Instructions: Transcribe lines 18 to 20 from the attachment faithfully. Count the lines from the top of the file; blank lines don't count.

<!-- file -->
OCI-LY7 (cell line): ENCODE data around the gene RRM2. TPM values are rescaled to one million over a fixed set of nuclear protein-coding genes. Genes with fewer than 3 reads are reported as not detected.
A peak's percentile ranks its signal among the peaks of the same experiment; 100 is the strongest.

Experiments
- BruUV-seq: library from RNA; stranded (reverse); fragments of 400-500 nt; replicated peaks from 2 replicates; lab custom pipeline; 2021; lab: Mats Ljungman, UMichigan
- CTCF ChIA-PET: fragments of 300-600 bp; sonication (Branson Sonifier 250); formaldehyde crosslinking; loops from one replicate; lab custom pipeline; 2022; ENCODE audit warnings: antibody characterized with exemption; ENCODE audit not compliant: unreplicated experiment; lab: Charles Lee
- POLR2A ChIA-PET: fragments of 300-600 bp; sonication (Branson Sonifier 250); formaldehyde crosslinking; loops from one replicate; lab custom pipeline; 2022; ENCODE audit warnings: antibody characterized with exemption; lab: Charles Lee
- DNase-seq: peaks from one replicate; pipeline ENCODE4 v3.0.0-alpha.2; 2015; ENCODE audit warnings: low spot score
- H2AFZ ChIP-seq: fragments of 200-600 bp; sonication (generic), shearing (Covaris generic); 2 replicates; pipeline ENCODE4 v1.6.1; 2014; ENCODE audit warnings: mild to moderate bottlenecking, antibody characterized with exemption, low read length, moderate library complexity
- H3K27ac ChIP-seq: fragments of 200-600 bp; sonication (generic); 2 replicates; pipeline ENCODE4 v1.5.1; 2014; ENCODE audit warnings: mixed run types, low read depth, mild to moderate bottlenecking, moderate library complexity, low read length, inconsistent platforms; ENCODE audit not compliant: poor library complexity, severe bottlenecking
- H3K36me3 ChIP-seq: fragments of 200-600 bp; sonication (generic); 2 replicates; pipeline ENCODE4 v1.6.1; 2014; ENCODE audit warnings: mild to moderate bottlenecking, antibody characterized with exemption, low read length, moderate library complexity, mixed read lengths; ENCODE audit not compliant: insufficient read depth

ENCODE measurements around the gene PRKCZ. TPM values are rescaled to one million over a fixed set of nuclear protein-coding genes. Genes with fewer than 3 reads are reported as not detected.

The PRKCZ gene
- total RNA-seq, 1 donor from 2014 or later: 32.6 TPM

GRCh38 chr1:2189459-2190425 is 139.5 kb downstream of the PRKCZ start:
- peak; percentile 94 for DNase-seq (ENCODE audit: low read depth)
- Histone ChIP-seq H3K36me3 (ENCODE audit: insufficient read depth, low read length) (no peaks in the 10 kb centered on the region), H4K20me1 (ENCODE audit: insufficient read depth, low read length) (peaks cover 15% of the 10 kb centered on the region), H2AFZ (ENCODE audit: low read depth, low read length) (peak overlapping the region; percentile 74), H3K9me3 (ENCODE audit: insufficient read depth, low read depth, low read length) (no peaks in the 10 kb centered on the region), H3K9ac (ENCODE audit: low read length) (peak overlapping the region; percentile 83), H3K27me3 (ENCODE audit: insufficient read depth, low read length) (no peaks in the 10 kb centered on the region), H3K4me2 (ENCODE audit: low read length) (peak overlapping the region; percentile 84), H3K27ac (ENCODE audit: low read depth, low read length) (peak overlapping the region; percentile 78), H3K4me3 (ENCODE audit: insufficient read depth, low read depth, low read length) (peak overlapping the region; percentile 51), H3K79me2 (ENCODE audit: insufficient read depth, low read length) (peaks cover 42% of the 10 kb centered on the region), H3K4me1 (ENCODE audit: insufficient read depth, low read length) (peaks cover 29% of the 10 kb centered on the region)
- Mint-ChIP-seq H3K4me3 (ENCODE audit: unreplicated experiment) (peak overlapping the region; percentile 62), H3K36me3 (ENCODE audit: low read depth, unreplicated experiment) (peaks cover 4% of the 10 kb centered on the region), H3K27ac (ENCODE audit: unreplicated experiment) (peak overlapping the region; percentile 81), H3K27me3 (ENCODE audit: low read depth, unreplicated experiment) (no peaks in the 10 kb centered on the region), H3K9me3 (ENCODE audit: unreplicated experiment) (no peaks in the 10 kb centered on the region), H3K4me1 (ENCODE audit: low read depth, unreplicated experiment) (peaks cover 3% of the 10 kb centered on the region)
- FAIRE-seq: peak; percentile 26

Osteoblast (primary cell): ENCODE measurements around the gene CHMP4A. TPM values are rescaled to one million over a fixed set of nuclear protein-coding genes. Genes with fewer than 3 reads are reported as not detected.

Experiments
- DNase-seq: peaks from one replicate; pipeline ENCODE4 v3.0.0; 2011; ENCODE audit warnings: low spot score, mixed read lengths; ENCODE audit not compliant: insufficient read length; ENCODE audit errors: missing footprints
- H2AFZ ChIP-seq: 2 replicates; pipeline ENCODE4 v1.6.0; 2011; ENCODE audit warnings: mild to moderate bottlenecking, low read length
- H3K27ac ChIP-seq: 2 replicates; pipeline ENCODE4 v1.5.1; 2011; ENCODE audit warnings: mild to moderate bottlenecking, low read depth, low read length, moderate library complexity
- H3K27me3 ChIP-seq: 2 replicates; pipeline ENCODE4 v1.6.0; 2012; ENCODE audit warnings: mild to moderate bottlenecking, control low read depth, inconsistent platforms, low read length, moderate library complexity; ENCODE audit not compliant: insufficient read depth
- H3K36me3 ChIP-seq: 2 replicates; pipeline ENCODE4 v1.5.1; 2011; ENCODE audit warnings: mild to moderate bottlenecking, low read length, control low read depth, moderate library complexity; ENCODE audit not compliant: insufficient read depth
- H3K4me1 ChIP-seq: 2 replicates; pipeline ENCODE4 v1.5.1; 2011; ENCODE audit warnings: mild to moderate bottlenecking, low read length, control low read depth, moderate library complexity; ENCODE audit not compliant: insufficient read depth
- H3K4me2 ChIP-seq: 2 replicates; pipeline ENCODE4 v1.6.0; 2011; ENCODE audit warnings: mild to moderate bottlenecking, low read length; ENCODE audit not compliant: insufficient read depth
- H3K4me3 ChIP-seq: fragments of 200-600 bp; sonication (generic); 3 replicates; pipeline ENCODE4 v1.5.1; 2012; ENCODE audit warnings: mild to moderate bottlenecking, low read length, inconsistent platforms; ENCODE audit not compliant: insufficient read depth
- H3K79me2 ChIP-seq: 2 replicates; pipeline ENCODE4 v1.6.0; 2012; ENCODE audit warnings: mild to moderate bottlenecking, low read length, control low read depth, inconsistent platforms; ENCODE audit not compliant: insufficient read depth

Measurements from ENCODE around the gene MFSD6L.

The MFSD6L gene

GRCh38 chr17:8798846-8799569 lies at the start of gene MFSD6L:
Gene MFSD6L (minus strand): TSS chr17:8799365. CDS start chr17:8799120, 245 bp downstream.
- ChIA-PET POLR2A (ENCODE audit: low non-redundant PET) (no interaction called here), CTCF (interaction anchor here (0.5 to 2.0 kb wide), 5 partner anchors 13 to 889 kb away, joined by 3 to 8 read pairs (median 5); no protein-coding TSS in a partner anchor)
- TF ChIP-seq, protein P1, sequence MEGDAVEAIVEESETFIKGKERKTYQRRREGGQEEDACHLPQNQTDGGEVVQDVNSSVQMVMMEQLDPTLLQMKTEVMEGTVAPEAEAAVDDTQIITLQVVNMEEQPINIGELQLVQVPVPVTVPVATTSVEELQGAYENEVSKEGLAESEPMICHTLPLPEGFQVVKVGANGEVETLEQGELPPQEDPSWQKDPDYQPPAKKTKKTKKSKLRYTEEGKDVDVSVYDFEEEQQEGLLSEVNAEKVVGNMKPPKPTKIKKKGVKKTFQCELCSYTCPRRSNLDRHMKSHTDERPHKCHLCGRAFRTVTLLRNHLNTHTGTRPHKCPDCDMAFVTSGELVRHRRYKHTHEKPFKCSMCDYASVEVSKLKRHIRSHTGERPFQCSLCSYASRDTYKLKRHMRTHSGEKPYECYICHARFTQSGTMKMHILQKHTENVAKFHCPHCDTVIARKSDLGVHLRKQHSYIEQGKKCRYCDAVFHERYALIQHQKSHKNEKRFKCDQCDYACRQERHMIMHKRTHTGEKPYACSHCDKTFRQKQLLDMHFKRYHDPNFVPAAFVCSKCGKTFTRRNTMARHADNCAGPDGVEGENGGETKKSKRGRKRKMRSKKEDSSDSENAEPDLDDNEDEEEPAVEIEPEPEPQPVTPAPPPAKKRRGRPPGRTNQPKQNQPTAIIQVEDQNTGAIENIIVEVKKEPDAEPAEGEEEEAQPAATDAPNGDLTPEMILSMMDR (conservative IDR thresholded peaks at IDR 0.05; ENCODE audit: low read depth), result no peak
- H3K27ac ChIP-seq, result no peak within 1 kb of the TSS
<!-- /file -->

- FAIRE-seq: peak; percentile 26

Osteoblast (primary cell): ENCODE measurements around the gene CHMP4A. TPM values are rescaled to one million over a fixed set of nuclear protein-coding genes. Genes with fewer than 3 reads are reported as not detected.

Experiments